In the paper, we discuss negotiations of the professional role that makes the practise of expertise knowledge (fully) possible, taking our study of as a point of departure. In the case of physicians, there is a common assumption that their knowledge and skills are transnational, spatially unbound and easily transferable from one setting to another. In our study, the Polish doctors migrating to Sweden, England or France tell that both strictly theoretical research and “hands-on”- skills where good results can be quickly observed (e.g. in surgery or anaesthesiology) are easily transferable. Other kinds of experiential and more culturally specific knowledge (e.g. communication with patients or strategies for health-care organizing) are, however, often encountered with disinterest in a new national setting or get more easily “lost in translation”. Some of the Polish doctors tell that the Swedish colleagues treat the Swedish health-care as superior in every aspect and show little interests in learning from the former East Europeans’ experience – even if their experiential knowledge may be more complex.
Additionally, the skills required of a doctor are often much wider than just medical or administrative. When they come to Sweden, France or England, they do it on the basis of a transnationally valued diplomas and professional practise in the (ideal type of?) overarching, transnational medical field where the expert knowledge is supposed to be unbound and objectively judged. But, as we conclude from our interviews, there are the concrete and tangible national and local medical sub-fields coexisting with this transnational field. These sub-fields inhabit a whole set of complex power dimensions and cultural assumptions on the various competences, traditions, know-how, procedures etc. which fit the “proper” image of a doctor. Those are not only medical – there are expectations on the (nationally, or even locally bound, class- and gender-specific) social behaviour, life-style, embodied cultural capital (Bourdieu) marked by eloquence, body language, viable expressions of emotions and values, opinions etc. All of these prerequisites influence a migrating doctor’s possibility to perform a culturally valued professional role. The Polish doctors tell about their struggles to comprehend, navigate among, adapt to, challenge or negotiate such implicit, locally or nationally situated requirements of the doctor’s role, which lie beyond the strictly medical sphere, but still influence their professional authority. In their endeavour to become a culturally viable professional subject, they may try cultural “passing”, e.g. acting along the class- gender-, nationally etc. specific expectations and become a skilful doctor and not a skilful “Polish doctor”. Thus from the Polish professional subject, through the transnational passage, they become once more locally situated and culturally accepted professional subjects. But they may also choose the role of a colourful foreign doctor, especially if they possess a set of unique medical competences, which is of value to the local setting – as the “transnational” medical knowledge is ranked higher than the locally bound knowledge.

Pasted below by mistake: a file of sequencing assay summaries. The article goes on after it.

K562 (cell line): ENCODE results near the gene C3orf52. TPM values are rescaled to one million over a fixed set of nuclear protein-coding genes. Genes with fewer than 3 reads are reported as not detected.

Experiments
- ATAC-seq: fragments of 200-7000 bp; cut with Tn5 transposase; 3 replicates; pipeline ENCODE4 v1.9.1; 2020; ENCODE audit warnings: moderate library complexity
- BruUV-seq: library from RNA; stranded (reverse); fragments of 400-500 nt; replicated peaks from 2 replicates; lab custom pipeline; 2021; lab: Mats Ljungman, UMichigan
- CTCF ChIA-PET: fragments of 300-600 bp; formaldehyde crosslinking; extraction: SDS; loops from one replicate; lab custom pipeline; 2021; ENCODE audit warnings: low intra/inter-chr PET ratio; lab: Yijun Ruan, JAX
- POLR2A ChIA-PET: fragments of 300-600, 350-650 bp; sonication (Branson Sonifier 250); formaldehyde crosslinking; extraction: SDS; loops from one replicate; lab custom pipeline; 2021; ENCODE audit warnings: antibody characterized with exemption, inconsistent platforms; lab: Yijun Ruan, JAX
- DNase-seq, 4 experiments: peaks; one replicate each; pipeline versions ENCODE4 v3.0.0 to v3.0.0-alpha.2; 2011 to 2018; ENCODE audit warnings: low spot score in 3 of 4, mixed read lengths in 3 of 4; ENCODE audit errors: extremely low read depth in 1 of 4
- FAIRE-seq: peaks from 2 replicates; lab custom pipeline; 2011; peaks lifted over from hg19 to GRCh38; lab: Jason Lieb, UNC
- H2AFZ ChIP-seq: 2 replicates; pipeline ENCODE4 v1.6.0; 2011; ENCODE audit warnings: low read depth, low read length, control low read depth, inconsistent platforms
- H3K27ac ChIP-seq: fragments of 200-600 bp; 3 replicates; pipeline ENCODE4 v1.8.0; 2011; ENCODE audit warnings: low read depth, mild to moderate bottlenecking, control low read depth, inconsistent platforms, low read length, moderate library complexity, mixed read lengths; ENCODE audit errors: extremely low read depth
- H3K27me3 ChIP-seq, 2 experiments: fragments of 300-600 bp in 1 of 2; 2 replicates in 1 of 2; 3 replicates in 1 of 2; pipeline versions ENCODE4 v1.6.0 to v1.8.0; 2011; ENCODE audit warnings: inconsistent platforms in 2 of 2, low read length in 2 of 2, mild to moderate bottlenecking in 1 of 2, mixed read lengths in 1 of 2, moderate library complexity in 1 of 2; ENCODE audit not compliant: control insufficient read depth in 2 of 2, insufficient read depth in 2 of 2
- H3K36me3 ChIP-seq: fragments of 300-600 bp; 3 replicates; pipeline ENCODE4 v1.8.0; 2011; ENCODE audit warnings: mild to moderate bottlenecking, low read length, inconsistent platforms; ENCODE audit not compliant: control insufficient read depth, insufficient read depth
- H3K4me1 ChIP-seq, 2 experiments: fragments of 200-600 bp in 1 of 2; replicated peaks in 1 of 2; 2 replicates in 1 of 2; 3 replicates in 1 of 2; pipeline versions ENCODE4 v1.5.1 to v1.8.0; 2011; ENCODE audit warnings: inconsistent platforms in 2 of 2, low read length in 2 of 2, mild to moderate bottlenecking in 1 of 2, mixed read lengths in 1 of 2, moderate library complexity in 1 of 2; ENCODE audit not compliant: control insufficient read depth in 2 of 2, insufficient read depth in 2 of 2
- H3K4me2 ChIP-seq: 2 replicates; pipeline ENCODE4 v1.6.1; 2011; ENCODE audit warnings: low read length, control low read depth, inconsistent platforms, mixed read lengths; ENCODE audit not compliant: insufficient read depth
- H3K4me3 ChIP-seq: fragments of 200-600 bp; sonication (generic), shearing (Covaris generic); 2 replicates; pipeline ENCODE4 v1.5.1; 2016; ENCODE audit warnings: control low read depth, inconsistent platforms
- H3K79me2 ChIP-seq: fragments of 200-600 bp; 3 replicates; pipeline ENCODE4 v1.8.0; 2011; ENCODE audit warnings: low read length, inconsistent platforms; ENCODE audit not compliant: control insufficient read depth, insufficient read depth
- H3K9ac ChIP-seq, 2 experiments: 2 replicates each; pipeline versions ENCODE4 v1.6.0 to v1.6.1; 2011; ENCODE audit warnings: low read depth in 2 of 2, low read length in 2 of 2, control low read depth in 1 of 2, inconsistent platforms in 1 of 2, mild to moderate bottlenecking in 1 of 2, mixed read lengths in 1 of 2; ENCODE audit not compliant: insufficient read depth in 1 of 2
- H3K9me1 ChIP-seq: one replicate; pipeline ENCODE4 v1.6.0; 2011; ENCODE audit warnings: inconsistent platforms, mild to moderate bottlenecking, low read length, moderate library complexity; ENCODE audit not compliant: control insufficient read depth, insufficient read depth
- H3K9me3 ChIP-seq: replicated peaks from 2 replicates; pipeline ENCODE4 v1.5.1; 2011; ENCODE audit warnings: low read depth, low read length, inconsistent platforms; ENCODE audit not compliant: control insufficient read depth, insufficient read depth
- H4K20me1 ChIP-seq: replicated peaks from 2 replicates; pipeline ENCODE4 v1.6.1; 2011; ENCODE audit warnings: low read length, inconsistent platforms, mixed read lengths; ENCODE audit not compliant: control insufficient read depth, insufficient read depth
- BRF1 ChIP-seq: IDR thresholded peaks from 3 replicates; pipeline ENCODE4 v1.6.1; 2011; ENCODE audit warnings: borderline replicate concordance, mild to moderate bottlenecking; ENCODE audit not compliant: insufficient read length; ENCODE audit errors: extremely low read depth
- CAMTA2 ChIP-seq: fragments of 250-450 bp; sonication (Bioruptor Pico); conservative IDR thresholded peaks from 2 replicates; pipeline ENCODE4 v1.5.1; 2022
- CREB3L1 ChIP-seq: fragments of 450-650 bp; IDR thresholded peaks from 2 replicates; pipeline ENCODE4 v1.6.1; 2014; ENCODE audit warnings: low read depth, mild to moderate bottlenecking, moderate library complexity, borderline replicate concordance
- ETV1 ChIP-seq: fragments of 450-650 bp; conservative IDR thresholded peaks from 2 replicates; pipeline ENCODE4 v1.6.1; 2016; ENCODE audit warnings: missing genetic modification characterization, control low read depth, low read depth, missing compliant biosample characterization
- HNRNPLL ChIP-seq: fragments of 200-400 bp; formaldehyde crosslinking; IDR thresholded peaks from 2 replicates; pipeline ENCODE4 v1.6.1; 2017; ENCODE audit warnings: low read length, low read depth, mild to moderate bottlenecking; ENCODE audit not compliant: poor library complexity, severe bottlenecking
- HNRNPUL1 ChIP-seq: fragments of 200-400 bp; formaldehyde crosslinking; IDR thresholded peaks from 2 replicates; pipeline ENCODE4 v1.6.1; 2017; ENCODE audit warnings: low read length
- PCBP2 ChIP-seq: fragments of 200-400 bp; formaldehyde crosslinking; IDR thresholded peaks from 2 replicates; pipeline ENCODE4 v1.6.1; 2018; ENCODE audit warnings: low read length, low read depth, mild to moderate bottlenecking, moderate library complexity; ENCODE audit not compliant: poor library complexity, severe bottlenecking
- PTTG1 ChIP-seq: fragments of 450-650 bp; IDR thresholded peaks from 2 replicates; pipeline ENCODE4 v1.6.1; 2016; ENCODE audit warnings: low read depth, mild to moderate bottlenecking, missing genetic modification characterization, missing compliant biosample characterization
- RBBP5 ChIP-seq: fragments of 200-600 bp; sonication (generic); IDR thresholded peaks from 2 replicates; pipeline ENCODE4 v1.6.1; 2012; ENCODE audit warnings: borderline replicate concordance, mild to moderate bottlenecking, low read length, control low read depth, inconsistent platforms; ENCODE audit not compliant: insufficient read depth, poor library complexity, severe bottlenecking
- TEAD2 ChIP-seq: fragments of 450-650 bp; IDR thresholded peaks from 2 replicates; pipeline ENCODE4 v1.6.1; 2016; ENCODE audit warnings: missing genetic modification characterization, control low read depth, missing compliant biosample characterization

knowledge, transnational medical field, national subfields, professional subject, cultural passing
32nd Nordic Conference of Ethnology and Folkloristics “Dynamics of Cultural Differences”, Bergen, Norway